By Khalid Majhad
By Khalid Majhad
Morocco World News
Khouribga, September 2, 2012
The concept basically associated with the word ‘hospital’, as a mental picture of somewhere people receive medical care and treatment, is not always matched in Moroccan reality, or at least in the public hospital in my hometown, Khouribga (south of Casablanca)- so as not to perhaps unfairly generalize.
Even graver than the original pain you are heading there to heal is the series of emotional setbacks that start looming ahead of you right at the gate as you glimpse a preview of the ordeal that awaits you and the sheer crowd already defeated in the agonizing queue. The urgency of your case does not earn you an earlier turn to see the doctor who hardly ever kindly shows uponly two hours later than he or she should, expect a longer wait if he or she luckily does. However, the upside of this hospital is that in the absence of a doctor, you will always find deputies- cleaning ladies or security men-who will, to their credit, as they have been told grant you an appointment after two months, indifferent to your frail looks that attest to your inability to resist for another day.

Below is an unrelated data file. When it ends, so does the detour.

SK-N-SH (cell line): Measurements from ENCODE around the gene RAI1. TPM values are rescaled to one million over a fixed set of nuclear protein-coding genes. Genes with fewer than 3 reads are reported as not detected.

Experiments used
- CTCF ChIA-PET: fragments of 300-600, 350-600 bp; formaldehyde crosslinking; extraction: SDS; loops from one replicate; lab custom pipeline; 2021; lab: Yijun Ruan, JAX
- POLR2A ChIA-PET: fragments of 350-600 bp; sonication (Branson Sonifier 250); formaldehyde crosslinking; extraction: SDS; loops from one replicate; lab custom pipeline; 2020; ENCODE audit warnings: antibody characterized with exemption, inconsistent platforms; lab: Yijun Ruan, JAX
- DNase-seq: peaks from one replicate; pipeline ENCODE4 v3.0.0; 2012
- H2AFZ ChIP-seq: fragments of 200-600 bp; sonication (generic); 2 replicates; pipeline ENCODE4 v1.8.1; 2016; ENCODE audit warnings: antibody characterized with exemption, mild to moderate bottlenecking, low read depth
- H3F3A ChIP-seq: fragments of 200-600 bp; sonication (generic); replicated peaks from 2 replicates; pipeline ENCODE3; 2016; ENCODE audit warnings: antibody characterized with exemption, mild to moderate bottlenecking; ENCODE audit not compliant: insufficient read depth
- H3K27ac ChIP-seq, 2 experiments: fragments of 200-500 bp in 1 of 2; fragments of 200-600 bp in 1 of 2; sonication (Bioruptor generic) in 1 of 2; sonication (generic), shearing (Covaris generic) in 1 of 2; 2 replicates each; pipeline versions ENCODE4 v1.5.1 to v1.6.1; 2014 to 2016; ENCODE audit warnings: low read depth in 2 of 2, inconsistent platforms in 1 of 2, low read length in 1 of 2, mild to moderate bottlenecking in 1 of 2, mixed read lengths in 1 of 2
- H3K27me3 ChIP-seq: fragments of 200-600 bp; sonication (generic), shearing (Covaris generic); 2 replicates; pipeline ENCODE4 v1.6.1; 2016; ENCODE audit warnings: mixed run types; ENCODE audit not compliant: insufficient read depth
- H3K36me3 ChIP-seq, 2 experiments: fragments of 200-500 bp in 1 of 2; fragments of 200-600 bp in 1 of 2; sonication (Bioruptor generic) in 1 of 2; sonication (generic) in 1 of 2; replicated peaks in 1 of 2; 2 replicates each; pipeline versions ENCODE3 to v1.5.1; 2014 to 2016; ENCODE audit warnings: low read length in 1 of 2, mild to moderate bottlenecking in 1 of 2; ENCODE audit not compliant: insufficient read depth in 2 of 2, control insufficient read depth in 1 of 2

It is commonplace that public hospitals are mainly kept for the needy whose tiny incomes do not qualify them for luxurious hospitalization in one of those health enterprises, but ironically the cost often ends up the same as you would have to buy most of the tools necessary for the check-up or the surgery, including the thread for stitching. Besides, some doctors in the hospital in view have made it a tradition that after and maybe before each surgery the patient has to pay what they phrase as ‘the scalpel due” meaning some amount of money as a payment for their effort despite the fact that they are paid generously in advance by the state.
Another instance that contradicts our conception of what the public hospital looks like is the cold reaction of the medical staff in the event of an insurmountably urgent medical case. The public ambulance that is there to transport the patient to Casablanca’s better equipped hospital is out of order or so made to benefit a private ambulance owner who is already promising tips for each similar deal.
I fervently hope that these lines will serve a shake-up in that vital space whose services we value greatly despite its shortcomings. Finally, I would like to thank the minority of committed doctors, nurses and paramedics whom I have witnessed constitute the exception in sustaining people’s confidence in the public hospital.